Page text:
Moldovan Prime Minister Says ‘No Imminent Risks’ Of Spillover…
Russian forces have resumed their assault on a sprawling steel factory in the devastated Ukrainian port of Mariupol, using aircraft to pound Ukrainian fighters holding out there.
A top Ukrainian official, meanwhile, said that a new effort to evacuate civilians from the grounds of the Azovstal steel plant has been hampered by Russian firing despite a UN-brokered cease-fire. An estimated 200 civilians are reported to be hiding in the complex, along with as many as 2,000 Ukrainian fighters.
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Ukraine’s General Staff said in its daily assessment on May 6 that Russians were using aircraft as part of the renewed assault on the plant.
“There are many wounded, but they are not surrendering,” Ukrainian President Volodymyr Zelenskiy said on May 5 in his nightly video address. “They are holding their positions.”
Mariupol itself has been largely razed to the ground by weeks of street-to-street fighting and heavy bombardment. Azovstal has turned into a last stand for the Ukrainians troops struggling to prevent a complete Russian defeat of the city.
The fighting comes as Russia continues its offensive in the eastern Donbas, an offensive that has proceeded slowly and without major advances, as Ukrainian forces have blocked Russian movements and even regained territory.
The fight for Azovstal also comes amid speculation that Russian President Vladimir Putin wants a battlefield triumph that he can showcase on May 9 when Russia marks Victory Day — the anniversary of the defeat of Nazi Germany.
“The renewed effort by Russia to secure Azovstal and complete the capture of Mariupol is likely linked to the upcoming 9 May Victory Day commemorations and Putin’s desire to have a symbolic success in Ukraine,” the British Defense Ministry said in its May 6 daily assessment.
“This effort has come at personnel, equipment, and munitions cost to Russia. Whilst Ukrainian resistance continues in Azovstal, Russian losses will continue to build and frustrate their operational plans in southern Donbas,” the ministry said.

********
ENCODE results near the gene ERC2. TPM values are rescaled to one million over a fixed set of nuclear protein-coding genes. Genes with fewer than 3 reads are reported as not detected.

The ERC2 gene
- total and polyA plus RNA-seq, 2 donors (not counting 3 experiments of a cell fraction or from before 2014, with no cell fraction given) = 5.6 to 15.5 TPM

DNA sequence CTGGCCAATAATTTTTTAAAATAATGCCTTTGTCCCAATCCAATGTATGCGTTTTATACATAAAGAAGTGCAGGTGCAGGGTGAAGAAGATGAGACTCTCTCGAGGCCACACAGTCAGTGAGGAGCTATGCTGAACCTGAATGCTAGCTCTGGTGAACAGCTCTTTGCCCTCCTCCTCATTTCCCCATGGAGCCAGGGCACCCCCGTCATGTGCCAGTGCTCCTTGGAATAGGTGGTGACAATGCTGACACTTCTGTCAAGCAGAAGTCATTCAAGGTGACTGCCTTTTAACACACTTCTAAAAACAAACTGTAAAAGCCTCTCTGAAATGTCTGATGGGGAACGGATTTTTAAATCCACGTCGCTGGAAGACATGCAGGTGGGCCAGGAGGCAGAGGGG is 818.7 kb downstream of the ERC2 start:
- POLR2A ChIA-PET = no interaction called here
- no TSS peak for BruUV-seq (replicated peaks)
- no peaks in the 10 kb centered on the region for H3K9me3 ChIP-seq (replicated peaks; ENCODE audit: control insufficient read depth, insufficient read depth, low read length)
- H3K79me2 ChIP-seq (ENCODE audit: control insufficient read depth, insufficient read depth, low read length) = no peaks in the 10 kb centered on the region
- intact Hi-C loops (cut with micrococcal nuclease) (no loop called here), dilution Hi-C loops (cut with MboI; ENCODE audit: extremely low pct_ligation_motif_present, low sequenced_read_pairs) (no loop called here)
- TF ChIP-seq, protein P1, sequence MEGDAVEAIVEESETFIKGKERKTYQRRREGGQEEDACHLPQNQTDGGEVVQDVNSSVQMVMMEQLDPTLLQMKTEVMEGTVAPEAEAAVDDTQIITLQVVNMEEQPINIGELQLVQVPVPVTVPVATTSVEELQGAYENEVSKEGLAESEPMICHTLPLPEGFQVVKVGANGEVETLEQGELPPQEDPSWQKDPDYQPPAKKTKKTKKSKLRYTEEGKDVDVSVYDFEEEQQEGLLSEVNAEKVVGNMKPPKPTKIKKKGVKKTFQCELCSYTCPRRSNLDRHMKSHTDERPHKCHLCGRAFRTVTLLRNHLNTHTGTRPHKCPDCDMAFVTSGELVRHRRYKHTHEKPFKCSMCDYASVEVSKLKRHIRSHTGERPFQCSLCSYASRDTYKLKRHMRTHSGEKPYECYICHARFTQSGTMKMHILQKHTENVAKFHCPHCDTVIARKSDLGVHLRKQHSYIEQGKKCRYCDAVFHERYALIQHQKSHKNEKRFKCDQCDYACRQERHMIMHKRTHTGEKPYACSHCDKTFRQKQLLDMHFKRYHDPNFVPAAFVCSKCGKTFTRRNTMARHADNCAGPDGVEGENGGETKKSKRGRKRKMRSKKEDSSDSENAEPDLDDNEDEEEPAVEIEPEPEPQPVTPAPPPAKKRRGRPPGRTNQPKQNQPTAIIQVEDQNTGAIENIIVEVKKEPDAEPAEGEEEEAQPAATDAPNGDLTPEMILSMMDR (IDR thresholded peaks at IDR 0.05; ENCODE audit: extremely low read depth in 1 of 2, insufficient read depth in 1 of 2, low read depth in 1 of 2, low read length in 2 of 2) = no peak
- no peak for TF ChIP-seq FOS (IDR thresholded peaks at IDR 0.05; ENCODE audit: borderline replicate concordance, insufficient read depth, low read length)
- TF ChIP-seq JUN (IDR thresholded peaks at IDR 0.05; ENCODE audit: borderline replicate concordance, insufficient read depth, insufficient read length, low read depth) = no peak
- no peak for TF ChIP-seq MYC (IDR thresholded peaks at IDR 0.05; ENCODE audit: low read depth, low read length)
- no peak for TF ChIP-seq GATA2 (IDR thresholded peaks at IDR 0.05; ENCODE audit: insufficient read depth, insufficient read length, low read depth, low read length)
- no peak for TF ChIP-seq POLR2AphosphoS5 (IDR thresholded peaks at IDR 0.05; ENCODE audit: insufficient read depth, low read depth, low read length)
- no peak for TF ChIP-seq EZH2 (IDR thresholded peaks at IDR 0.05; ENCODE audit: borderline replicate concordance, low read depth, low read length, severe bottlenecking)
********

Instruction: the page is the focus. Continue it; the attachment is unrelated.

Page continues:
Losing Mariupol would deprive Ukraine of a vital port on the Sea of Azov. It would also give Russia the ability to establish a land corridor to the Crimean Peninsula and free up troops to fight elsewhere in the Donbas.
The Ukrainians holed up in Azovstal’s labyrinthine tunnels and industrial infrastructure have been posting videos and photographs to social media, appealing to the international community.
Soldiers are “dying in agony” due to the lack of proper treatment, Captain Svyatoslav Palamar, deputy commander of the Azov Battalion, said in a video address on May 5. He pleaded for international help to evacuate the civilians and wounded fighters there.
Andriy Yermak, a top adviser to Zelenskiy, said on May 6 that nearly 500 civilians had been evacuated from the city and the Azovstal plant as part of a United Nations-led effort.
“The next stage of rescuing our people from Azovstal is under way at the moment. Information about the results will be provided later,” Yermak said in a post on Telegram on May 6. Kyiv will “do everything to save all its civilians and military.”
However, Mariupol authorities later said that Russian forces had fired at a vehicle that was involved in the evacuation, killing at least one Ukrainian fighter and wounding six.
Russia did not immediately comment. Russia’s RIA news agency said its correspondent had seen a bus with 12 civilians leave the Azovstal complex, but the reports could not immediately be confirmed.
Russia’s renewed offensive in the Donbas — now in its third week — has been slow-going, amid stubborn defense from Ukrainian forces who are increasingly equipped with heavy artillery and powerful anti-tank and antiaircraft weaponry supplied from NATO members.
Germany, which has come under pressure at home and abroad to step up its equipment supplies, said on May 6 that it would supply seven self-propelled howitzers to Ukraine after reversing its policy not to send heavy armaments to war zones.
Earlier, Berlin announced it would also be sending “Gepard” antiaircraft systems.
The Donbas offensive came after a thwarted campaign by Russian forces north of Kyiv in the early weeks of the war. The withdrawal of Russian troops from places like Bucha, near Kyiv, has led to a cascade of reports from witnesses who say Russian units committed atrocities that could amount to war crimes.
Rights watchdog Amnesty International said on May 6 there was compelling evidence that Russian troops had committed war crimes, including extrajudicial executions of civilians, when they occupied an area outside Ukraine’s capital in February and March. Civilians also suffered abuses such as “reckless shootings and torture,” the group said.
Russian troops had committed a “host of apparent war crimes” in Bucha, including “numerous unlawful killings,” most of them near the intersection of Yablunska and Vodoprovidna streets, the report found.